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Helping, in Just the Right Way By Susan Piland

Sara Plachta Elliott, PhD’13, encourages youth-development experts to focus on what young people say they need. A

sixth-grader in Florida takes care of her single mother, who can’t work because of complications caused by hypertension. Twelve-year-old Madison cooks, shops, cleans, remembers when her mom needs her pills and keeps her younger siblings in line. Typically a good student, she’s started bringing home C’s and never has time to hang out with friends. Madison is not alone. At least 1.4 million caregiving youth — kids between the ages of 8 and 18 whose lives are disrupted because they look after critically or chronically ill, aging, addicted or otherwise disabled family members — live in the United States. More than 22 percent of Americans who drop out of high school do so to care for family. Yet the issue of caregiving youth has been largely hidden from view, says Sara Plachta Elliott, PhD’13. Families, worried that kids might be taken away, keep quiet about the situation. Social workers don’t notice it because it rarely presents as neglect or abuse. Teachers don’t think to ask distracted students whether they’re being overwhelmed by responsibilities at home. “The phenomenon just falls under the radar,” Elliott says. With the help of caregiving youth themselves, Elliott used her doctoral studies at Heller to shed light on the issue. Her dissertation was a participatory case study of the Caregiving Youth Project of Palm Beach County, Fla. This first-of-its-kind program — which eventually launched a national umbrella, the American Association of Caregiving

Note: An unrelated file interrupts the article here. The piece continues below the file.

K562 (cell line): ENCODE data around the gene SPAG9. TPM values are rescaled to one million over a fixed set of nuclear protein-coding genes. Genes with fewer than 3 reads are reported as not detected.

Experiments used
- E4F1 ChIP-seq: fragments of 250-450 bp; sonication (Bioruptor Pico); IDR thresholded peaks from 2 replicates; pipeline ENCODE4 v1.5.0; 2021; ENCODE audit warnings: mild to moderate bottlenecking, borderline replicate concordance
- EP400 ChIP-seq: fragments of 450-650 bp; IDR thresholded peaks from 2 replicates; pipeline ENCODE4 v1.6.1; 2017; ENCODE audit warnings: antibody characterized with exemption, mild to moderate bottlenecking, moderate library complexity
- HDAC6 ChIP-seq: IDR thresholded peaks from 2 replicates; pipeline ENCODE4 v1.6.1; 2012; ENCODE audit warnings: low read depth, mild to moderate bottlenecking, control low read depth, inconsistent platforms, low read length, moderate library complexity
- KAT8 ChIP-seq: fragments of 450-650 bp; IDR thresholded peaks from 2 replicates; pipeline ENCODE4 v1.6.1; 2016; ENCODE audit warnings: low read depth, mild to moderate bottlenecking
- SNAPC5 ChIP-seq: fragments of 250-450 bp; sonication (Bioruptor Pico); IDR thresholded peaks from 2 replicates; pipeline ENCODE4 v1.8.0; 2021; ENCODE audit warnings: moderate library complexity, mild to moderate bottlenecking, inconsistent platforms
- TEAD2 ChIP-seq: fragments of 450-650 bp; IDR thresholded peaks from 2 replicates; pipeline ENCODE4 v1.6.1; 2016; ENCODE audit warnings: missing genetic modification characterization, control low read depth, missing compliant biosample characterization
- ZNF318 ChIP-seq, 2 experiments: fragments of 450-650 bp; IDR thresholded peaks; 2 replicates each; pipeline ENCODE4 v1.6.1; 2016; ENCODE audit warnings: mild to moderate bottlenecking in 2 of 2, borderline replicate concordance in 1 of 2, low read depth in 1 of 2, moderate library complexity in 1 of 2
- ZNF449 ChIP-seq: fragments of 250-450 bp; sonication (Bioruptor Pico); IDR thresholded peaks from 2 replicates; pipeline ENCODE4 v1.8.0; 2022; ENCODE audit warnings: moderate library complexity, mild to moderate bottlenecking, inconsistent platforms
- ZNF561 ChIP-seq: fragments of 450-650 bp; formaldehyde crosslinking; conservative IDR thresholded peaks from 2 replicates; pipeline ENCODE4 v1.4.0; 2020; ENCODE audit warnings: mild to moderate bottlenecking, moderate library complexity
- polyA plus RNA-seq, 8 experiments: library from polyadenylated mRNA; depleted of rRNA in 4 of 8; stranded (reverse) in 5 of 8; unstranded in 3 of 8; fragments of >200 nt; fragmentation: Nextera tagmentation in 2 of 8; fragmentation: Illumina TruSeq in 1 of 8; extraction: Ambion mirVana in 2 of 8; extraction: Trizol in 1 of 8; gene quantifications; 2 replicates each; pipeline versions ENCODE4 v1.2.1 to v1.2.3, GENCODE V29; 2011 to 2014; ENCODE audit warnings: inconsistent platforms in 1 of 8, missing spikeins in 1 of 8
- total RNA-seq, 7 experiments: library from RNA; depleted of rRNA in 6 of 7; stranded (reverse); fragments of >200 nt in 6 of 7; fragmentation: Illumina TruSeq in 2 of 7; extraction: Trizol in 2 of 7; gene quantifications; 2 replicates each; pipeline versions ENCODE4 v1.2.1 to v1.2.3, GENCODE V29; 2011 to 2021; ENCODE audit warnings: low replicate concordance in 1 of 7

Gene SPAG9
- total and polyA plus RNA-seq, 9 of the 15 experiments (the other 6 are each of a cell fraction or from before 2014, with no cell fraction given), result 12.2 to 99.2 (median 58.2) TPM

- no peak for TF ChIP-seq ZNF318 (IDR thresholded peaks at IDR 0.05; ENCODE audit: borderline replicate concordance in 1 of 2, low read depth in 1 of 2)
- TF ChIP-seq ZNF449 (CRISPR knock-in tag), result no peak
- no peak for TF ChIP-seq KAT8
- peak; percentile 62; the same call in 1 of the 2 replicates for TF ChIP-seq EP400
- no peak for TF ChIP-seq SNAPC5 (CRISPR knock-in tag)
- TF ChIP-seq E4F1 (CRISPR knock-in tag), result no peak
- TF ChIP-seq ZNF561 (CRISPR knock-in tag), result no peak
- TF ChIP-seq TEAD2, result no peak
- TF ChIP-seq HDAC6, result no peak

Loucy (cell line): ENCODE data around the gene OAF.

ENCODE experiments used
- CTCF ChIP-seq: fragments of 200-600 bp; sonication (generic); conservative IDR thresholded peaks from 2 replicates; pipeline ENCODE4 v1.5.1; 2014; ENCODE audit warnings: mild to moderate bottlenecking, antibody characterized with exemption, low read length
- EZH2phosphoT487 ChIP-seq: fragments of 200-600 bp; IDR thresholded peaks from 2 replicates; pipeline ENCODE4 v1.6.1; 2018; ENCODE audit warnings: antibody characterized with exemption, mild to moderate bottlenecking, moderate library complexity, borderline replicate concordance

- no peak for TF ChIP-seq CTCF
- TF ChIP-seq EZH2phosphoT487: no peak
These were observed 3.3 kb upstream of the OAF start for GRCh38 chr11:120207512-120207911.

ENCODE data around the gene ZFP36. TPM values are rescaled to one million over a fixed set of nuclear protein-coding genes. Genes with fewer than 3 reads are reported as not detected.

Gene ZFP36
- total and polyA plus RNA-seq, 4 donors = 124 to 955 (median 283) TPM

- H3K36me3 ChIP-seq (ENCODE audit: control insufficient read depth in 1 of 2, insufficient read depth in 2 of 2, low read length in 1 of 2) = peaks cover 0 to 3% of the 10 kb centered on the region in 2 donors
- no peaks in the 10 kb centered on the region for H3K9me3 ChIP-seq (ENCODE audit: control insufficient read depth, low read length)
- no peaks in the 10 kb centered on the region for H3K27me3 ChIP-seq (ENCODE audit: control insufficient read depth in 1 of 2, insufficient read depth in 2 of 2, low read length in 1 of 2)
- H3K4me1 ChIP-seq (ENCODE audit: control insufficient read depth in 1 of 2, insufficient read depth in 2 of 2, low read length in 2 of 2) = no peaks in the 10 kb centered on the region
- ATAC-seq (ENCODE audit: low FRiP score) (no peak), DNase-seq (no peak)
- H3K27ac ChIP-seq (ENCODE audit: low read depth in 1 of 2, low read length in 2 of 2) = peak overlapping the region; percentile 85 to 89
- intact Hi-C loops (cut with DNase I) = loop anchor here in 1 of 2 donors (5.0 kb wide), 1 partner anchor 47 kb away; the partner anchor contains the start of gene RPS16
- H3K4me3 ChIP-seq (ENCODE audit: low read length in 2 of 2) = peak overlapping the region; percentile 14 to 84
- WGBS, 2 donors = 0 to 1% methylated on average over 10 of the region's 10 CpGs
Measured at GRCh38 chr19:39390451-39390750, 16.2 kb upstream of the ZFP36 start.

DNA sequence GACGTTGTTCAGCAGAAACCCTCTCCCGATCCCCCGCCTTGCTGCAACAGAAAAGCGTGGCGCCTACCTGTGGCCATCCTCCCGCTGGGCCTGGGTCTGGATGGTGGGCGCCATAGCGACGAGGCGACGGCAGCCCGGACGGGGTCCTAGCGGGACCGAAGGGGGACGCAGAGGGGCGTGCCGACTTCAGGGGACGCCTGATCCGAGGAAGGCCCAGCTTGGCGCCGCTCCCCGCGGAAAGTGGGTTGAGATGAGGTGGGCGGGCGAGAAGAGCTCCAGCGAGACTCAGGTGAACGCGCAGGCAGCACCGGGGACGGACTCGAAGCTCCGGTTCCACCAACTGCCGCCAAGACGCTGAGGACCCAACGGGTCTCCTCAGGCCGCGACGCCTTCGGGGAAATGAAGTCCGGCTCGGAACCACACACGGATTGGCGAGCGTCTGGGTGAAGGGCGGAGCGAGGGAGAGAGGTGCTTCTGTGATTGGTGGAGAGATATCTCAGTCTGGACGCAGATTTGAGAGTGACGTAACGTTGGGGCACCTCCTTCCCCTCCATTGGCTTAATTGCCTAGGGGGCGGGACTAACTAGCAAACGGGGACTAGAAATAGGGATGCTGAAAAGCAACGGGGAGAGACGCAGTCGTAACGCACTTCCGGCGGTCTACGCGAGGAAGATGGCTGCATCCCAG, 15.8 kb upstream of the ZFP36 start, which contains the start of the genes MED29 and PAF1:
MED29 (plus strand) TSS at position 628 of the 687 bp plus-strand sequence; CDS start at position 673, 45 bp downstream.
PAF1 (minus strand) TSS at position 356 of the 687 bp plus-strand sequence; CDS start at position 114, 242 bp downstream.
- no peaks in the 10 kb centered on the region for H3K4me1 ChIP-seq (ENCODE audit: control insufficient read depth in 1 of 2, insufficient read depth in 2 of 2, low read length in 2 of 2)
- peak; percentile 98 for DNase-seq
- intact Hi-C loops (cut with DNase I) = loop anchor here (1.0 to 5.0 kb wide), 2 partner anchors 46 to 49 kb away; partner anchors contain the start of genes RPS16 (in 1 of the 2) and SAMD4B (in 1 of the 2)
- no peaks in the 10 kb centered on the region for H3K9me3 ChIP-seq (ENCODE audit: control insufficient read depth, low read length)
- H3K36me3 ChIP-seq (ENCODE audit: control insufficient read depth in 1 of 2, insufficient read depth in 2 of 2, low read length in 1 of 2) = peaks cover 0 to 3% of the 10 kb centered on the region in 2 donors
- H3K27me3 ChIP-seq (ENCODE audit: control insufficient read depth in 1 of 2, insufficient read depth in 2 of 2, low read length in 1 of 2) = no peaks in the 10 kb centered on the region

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Youth — works to identify kids burdened by caregiving and help them deal with the stress. A two-day retreat Elliott organized for eight high-school caregiving youth offered especially rich data. “We talked in depth about their experiences,” she says. “What questions would they ask in a study. What methods would they use to collect data.” The teenagers confirmed, for instance, that sixth grade is a critical intervention point. “Kids’ caregiving responsibilities are often ramping up then,” Elliott says. “Yet they also need to perform well at school and begin to transition, academically and socially, to high school.” For two years, three of the retreat’s high-schoolers acted as youth researchers for Elliott’s study. “I’d go down to meet with them every couple of months,” she says. “They cofacilitated focus groups of middle-schoolers. They also helped review and make sense of the data.” The study’s findings underscored the importance of providing peer support to caregiving youth; connecting families with available assistance; and teaching caregivers coping mechanisms, like writing in a journal. In many ways, says Elliott, caregiving kids have to learn to take care of themselves. “I have a couple of family members who were caregivers for their parents growing up,” she says. “One had parents who were alcoholics. My grandmother’s father was diabetic and

Heller Magazine, Fall 2014  

A Magazine for the Heller School for Social Policy and Management at Brandeis University

Heller Magazine, Fall 2014  

A Magazine for the Heller School for Social Policy and Management at Brandeis University